[root@cwsvr02 html]# ls -la /home/sharpmcn/
total 724
drwx------  5 sharpmcn www    4096 Aug 13  2009 .
drwxr-xr-x 28 root     root   4096 Aug  6 01:37 ..
-rw-r--r--  1 sharpmcn www      33 Aug  6  2009 .bash_logout
-rw-r--r--  1 sharpmcn www     176 Aug  6  2009 .bash_profile
-rw-r--r--  1 sharpmcn www     124 Aug  6  2009 .bashrc
-rw-r--r--  1 sharpmcn www      11 Aug  6  2009 .qmail
-rw-r--r--  1 sharpmcn www  635392 Aug 13  2009 sharp.pub
lrwxrwxrwx  1 root     root     31 Aug  6  2009 www -> /var/www/html/sharpmcnamara.com
[root@cwsvr02 ~]# cd /var/www/html/
[root@cwsvr02 html]# ls -l
drwxr-xr-x  7 jazz     www   4096 Aug 14 10:10 fortworthjazz.com
drwxr-xr-x  3 heaventr www   4096 Mar 31  2009 heavenlytranscription.com
drwxr-xr-x  9 splash   www   4096 May  5 05:54 splashwebeffects.com
drwxrwxr-x 16 txlinux  www  12288 Jul 14 03:23 support
drwxr-xr-x  6 thpadmin www   4096 Sep  2  2008 thehowardspage.org
drwxr-xr-x 19 txlinux  www   4096 Aug 17 04:03 txlinux.com

Since I also hate paging through the httpd.conf file to get to the domains I add this line to the bottom of the httpd.conf and keep my domain info in domains.conf :

Include /etc/httpd/conf/domains.conf

And then my domains.conf only has a sample and the domains and looks like this:

[root@lptp1 smokeshop]# cat /etc/httpd/conf/domains.conf
#
# VirtualHost example:
# Almost any Apache directive may go into a VirtualHost container.
# The first VirtualHost section is used for requests without a known
# server name.
#
#<VirtualHost *:80>
#    ServerAdmin webmaster@dummy-host.example.com
#    DocumentRoot /www/docs/dummy-host.example.com
#    ServerName dummy-host.example.com
#    ErrorLog logs/dummy-host.example.com-error_log
#    CustomLog logs/dummy-host.example.com-access_log common
#</VirtualHost>
<VirtualHost smokeshop.com:80>
    ServerAdmin rod@txlinux.com
    DocumentRoot /var/www/html/smokeshop.com
    ServerName smokeshop.com
    ErrorLog /var/log/httpd/smokeshop.com-error_log
    CustomLog /var/log/httpd/smokeshop.com-access_log common
</VirtualHost>
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My previous example using doc root as the relative root works.
However, permissions must be such that the file is accessible to Apache.
Be sure that the owner/group are consistant with "known good" files.
If you are on a well setup hosted machine, this is rarely an issue.
A typical setup is directories set at octal 755 and files 644.

Edited by JRM: n/a

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@rch1231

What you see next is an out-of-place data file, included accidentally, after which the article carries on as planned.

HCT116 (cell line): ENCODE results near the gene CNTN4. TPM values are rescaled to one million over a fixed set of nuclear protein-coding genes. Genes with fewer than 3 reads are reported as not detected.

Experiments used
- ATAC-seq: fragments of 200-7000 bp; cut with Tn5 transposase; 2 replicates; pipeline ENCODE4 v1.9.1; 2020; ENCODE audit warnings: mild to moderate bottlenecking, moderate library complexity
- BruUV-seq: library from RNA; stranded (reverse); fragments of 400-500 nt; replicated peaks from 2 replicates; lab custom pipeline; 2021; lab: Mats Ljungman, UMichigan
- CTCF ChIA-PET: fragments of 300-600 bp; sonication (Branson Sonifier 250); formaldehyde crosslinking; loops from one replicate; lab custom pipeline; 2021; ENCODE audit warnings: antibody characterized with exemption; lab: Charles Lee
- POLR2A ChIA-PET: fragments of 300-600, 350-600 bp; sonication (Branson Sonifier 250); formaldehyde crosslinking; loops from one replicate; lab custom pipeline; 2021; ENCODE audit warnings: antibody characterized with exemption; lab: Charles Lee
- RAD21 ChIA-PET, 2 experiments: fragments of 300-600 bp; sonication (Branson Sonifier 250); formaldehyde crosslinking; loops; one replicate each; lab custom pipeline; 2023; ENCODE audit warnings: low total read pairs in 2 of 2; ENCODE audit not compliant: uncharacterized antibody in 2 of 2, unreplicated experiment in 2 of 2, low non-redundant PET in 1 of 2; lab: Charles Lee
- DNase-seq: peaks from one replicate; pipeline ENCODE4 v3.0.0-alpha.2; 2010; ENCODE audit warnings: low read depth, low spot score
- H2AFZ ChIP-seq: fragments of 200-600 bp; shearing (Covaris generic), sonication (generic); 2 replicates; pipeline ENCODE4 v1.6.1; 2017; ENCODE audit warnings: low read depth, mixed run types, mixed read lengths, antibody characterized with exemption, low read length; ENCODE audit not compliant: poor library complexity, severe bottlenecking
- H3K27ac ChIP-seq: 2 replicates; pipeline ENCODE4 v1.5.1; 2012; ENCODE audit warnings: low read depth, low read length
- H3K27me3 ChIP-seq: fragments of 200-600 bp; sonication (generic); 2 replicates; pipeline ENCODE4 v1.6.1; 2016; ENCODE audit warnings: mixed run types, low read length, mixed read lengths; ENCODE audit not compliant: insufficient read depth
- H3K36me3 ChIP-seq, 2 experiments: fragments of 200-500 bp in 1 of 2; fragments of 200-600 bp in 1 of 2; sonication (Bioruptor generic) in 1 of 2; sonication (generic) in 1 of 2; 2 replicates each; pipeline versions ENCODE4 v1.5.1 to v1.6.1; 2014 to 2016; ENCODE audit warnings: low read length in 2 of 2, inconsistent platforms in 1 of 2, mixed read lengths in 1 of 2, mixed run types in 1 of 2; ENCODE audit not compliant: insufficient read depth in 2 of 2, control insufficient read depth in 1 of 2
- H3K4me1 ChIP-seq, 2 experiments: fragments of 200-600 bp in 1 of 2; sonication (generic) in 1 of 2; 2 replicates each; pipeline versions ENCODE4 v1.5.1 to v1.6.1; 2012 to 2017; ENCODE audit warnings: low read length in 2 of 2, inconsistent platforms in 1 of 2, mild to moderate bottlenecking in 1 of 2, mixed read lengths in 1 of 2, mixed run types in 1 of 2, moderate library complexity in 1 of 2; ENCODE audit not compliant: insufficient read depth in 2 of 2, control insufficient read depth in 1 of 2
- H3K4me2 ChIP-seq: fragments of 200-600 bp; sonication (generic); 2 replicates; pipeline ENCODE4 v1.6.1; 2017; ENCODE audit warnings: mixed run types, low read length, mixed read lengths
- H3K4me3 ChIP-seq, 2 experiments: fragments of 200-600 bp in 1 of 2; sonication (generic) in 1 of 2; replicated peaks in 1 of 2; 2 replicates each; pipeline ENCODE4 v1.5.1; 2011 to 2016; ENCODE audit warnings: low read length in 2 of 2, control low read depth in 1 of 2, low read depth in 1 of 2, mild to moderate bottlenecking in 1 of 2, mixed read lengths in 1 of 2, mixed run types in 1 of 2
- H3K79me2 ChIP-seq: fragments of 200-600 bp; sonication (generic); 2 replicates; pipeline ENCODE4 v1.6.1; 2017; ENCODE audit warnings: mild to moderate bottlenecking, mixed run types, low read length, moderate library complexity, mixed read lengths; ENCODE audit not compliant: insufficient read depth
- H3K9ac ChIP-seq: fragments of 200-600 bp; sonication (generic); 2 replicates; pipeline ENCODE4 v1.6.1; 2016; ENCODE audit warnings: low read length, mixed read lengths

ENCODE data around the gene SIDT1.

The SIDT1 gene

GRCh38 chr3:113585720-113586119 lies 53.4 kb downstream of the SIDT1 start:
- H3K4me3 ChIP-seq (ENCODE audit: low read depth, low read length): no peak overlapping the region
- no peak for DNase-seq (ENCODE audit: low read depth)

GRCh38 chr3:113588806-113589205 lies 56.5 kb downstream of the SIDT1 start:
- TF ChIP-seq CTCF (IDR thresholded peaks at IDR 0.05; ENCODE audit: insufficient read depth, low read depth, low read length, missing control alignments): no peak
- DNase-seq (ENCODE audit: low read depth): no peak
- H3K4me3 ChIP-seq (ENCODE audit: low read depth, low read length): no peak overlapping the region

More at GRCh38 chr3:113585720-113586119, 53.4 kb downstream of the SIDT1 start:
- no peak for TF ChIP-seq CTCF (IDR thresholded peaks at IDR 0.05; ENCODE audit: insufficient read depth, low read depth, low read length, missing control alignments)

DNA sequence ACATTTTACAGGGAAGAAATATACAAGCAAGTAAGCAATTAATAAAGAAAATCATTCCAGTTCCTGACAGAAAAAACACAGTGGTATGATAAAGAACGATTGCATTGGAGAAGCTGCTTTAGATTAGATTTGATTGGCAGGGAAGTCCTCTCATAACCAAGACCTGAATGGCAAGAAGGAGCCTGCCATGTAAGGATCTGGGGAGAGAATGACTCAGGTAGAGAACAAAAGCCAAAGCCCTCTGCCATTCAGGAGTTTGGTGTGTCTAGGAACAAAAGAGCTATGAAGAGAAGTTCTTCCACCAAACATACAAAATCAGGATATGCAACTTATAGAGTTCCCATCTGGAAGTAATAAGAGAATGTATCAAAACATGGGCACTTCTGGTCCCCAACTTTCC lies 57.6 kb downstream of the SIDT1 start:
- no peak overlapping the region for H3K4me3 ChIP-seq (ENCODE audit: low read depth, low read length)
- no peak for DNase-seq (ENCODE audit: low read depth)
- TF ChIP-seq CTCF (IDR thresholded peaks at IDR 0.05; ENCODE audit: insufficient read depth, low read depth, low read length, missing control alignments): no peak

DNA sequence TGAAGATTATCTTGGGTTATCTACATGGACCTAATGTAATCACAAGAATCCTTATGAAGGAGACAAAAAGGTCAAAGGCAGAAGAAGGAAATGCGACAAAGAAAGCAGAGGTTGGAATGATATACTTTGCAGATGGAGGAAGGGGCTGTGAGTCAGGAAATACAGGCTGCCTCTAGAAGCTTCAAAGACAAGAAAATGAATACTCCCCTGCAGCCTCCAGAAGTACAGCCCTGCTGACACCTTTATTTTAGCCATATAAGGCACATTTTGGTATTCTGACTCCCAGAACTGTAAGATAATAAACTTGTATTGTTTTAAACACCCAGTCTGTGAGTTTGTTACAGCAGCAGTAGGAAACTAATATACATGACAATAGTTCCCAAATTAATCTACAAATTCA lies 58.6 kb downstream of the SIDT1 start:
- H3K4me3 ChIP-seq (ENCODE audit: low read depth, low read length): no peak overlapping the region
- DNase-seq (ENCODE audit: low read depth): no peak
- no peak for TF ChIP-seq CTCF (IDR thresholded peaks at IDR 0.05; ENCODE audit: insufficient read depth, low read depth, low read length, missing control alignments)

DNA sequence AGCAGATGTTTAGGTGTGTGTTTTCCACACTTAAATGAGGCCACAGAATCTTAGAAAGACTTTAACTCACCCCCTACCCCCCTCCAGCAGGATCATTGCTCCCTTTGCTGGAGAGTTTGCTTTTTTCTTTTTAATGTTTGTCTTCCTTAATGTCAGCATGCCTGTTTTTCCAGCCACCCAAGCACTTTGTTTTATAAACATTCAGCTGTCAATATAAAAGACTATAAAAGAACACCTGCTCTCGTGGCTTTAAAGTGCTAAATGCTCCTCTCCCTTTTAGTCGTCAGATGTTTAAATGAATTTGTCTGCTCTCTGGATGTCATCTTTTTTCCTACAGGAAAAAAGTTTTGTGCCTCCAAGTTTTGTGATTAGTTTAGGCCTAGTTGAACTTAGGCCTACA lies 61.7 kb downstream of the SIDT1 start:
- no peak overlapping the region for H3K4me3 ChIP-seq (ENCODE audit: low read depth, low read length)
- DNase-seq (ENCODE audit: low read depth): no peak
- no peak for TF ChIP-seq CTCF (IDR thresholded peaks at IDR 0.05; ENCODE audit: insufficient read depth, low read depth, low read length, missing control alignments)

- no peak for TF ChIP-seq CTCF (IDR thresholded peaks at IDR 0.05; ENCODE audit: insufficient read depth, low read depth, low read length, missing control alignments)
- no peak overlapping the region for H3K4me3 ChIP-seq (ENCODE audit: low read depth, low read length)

On a separate not is there a special reason you are creating public_html sites under the /home/<user> directory instead of using /var/www/html/<sitename> ? I have found over the years it is safer to keep the pages out of the home directory tree and simply put a symbolic link from the users home to the location of the web site.

He is probably on a shared hosting server. They often use this configuration to separate the hundreds of accounts that need to log on for maintenance of their specific site. That being said, he has little control over the server directives other than perhaps .htaccess.

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JRM, you are correct - your first example does work on my hosting account where I have a single domain hosted.

On my other hosting account where I have a base domain then domain pointers for sub-domains, I can't get it to work. This is where I was testing -- on one of the sub-domains.

I think there is something about the directory structure when sub-domains are involved that I don't understand. It's odd that PHP's getcwd() returns a directory that I thought should work for absolute reference in this case...it does not.

It's good that it works on my other dedicated hosting account though -- that's my production environment.

-Chris

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Here's a mistake that I've made myself and found myself bewildered.
If you copied a live site to the sub domain, did you change the base directory settings in the config files?
If the live site was /, the subdomain base would need to be /foo/

Ironically, some things will work, others will not such as in your case.